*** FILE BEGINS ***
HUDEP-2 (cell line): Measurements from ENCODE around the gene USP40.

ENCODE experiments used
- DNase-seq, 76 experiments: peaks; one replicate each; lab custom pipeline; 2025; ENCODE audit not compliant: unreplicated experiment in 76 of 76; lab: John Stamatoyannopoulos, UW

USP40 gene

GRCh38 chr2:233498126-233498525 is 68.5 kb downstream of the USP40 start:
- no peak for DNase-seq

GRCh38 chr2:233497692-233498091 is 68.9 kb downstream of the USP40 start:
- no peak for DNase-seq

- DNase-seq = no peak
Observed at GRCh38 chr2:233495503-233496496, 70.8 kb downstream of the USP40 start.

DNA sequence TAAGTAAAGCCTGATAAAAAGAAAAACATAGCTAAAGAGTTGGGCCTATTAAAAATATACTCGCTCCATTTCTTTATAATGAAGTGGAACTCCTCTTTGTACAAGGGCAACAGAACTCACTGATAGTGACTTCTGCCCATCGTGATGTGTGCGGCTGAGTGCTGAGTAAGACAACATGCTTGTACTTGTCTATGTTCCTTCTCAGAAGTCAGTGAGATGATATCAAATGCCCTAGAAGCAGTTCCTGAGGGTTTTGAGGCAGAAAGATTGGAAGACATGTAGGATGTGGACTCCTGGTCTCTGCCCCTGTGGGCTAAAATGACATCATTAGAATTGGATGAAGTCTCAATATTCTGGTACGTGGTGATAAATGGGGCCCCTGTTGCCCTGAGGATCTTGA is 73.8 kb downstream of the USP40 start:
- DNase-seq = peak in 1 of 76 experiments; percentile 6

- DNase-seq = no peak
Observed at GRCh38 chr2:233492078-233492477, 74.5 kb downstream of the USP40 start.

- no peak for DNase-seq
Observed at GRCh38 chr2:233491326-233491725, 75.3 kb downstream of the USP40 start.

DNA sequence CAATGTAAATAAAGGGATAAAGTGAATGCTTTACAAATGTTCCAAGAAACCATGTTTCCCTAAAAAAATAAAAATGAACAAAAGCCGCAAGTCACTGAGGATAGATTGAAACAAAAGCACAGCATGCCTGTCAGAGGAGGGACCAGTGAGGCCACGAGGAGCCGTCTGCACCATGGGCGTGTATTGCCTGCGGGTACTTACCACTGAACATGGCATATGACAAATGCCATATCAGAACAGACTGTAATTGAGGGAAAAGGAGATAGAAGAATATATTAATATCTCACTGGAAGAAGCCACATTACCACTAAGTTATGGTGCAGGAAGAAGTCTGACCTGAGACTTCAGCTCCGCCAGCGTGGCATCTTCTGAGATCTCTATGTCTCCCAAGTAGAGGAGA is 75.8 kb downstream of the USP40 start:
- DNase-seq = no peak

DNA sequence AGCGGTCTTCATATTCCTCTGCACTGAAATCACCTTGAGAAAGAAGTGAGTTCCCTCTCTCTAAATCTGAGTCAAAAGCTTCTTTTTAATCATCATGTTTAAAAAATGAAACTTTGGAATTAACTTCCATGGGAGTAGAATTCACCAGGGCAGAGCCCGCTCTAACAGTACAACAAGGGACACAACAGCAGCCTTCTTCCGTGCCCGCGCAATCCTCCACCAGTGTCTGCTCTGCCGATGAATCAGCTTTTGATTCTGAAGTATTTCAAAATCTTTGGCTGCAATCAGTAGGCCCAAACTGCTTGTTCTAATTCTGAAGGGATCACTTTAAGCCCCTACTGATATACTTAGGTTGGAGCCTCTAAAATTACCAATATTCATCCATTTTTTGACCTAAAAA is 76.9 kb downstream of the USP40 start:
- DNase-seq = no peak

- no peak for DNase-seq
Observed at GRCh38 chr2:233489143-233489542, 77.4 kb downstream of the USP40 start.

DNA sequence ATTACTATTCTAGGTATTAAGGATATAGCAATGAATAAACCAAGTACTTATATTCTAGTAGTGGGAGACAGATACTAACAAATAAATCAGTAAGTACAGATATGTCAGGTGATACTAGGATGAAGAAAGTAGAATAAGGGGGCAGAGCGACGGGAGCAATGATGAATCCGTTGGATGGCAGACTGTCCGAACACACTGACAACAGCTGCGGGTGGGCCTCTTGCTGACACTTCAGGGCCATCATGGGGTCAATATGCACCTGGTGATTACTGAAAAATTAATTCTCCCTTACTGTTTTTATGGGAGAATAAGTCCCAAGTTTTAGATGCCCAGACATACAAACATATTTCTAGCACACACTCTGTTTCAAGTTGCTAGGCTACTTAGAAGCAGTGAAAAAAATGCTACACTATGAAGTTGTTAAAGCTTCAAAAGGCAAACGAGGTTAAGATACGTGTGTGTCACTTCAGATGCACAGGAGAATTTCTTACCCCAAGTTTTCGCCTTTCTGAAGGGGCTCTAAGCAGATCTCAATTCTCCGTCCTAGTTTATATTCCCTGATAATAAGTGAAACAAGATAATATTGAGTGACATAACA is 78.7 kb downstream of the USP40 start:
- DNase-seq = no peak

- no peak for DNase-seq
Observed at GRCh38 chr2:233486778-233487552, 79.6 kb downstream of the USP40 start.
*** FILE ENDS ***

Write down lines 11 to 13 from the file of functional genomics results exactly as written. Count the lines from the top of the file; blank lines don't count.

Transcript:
DNA sequence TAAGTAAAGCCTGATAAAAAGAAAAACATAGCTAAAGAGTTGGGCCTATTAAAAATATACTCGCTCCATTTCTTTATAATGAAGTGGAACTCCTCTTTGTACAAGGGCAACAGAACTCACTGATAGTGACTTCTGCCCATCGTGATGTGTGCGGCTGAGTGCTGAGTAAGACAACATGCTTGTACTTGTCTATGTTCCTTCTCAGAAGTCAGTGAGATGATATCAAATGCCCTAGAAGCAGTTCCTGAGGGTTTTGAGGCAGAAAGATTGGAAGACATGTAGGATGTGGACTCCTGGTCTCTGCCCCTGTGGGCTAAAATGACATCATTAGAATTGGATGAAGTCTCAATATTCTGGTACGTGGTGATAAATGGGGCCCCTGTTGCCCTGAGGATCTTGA is 73.8 kb downstream of the USP40 start:
- DNase-seq = peak in 1 of 76 experiments; percentile 6

- DNase-seq = no peak